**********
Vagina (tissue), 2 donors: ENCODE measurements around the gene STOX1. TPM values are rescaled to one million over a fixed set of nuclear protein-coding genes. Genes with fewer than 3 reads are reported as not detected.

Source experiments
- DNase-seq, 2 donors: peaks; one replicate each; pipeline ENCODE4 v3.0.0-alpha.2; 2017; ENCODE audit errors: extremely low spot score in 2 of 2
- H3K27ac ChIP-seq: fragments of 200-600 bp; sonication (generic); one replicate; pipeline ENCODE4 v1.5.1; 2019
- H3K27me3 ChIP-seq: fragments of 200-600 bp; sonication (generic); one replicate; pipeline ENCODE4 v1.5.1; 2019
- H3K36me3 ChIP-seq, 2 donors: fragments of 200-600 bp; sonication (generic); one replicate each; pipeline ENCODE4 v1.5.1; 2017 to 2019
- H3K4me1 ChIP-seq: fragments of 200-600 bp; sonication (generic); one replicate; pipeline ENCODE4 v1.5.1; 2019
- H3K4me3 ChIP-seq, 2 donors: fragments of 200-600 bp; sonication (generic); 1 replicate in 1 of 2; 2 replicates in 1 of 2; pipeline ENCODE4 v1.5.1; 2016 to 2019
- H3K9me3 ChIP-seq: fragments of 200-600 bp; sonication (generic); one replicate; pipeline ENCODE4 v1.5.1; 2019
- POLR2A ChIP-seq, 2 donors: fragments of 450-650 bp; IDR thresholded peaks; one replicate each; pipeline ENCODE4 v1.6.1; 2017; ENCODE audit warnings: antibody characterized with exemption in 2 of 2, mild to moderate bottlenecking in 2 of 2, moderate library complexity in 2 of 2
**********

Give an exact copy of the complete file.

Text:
Vagina (tissue), 2 donors: ENCODE measurements around the gene STOX1. TPM values are rescaled to one million over a fixed set of nuclear protein-coding genes. Genes with fewer than 3 reads are reported as not detected.

Source experiments
- DNase-seq, 2 donors: peaks; one replicate each; pipeline ENCODE4 v3.0.0-alpha.2; 2017; ENCODE audit errors: extremely low spot score in 2 of 2
- H3K27ac ChIP-seq: fragments of 200-600 bp; sonication (generic); one replicate; pipeline ENCODE4 v1.5.1; 2019
- H3K27me3 ChIP-seq: fragments of 200-600 bp; sonication (generic); one replicate; pipeline ENCODE4 v1.5.1; 2019
- H3K36me3 ChIP-seq, 2 donors: fragments of 200-600 bp; sonication (generic); one replicate each; pipeline ENCODE4 v1.5.1; 2017 to 2019
- H3K4me1 ChIP-seq: fragments of 200-600 bp; sonication (generic); one replicate; pipeline ENCODE4 v1.5.1; 2019
- H3K4me3 ChIP-seq, 2 donors: fragments of 200-600 bp; sonication (generic); 1 replicate in 1 of 2; 2 replicates in 1 of 2; pipeline ENCODE4 v1.5.1; 2016 to 2019
- H3K9me3 ChIP-seq: fragments of 200-600 bp; sonication (generic); one replicate; pipeline ENCODE4 v1.5.1; 2019
- POLR2A ChIP-seq, 2 donors: fragments of 450-650 bp; IDR thresholded peaks; one replicate each; pipeline ENCODE4 v1.6.1; 2017; ENCODE audit warnings: antibody characterized with exemption in 2 of 2, mild to moderate bottlenecking in 2 of 2, moderate library complexity in 2 of 2